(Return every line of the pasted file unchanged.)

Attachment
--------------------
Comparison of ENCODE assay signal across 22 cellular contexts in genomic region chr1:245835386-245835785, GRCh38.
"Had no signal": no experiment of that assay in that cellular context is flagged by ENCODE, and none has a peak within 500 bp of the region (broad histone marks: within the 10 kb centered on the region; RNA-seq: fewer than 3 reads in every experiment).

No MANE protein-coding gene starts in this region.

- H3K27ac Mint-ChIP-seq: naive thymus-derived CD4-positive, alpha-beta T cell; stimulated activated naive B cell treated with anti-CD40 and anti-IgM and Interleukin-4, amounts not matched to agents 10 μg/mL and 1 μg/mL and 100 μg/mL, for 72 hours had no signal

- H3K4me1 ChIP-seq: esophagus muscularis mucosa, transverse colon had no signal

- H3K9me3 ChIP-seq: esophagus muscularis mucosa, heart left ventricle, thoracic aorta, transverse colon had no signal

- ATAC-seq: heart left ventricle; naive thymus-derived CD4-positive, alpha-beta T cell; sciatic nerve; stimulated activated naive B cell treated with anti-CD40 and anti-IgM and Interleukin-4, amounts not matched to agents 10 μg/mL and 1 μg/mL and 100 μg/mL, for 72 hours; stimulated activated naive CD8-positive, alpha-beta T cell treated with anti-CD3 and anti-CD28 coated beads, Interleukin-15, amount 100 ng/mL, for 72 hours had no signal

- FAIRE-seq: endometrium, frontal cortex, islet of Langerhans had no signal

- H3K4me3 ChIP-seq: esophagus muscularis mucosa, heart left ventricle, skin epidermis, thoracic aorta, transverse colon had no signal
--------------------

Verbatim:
Comparison of ENCODE assay signal across 22 cellular contexts in genomic region chr1:245835386-245835785, GRCh38.
"Had no signal": no experiment of that assay in that cellular context is flagged by ENCODE, and none has a peak within 500 bp of the region (broad histone marks: within the 10 kb centered on the region; RNA-seq: fewer than 3 reads in every experiment).

No MANE protein-coding gene starts in this region.

- H3K27ac Mint-ChIP-seq: naive thymus-derived CD4-positive, alpha-beta T cell; stimulated activated naive B cell treated with anti-CD40 and anti-IgM and Interleukin-4, amounts not matched to agents 10 μg/mL and 1 μg/mL and 100 μg/mL, for 72 hours had no signal

- H3K4me1 ChIP-seq: esophagus muscularis mucosa, transverse colon had no signal

- H3K9me3 ChIP-seq: esophagus muscularis mucosa, heart left ventricle, thoracic aorta, transverse colon had no signal

- ATAC-seq: heart left ventricle; naive thymus-derived CD4-positive, alpha-beta T cell; sciatic nerve; stimulated activated naive B cell treated with anti-CD40 and anti-IgM and Interleukin-4, amounts not matched to agents 10 μg/mL and 1 μg/mL and 100 μg/mL, for 72 hours; stimulated activated naive CD8-positive, alpha-beta T cell treated with anti-CD3 and anti-CD28 coated beads, Interleukin-15, amount 100 ng/mL, for 72 hours had no signal

- FAIRE-seq: endometrium, frontal cortex, islet of Langerhans had no signal

- H3K4me3 ChIP-seq: esophagus muscularis mucosa, heart left ventricle, skin epidermis, thoracic aorta, transverse colon had no signal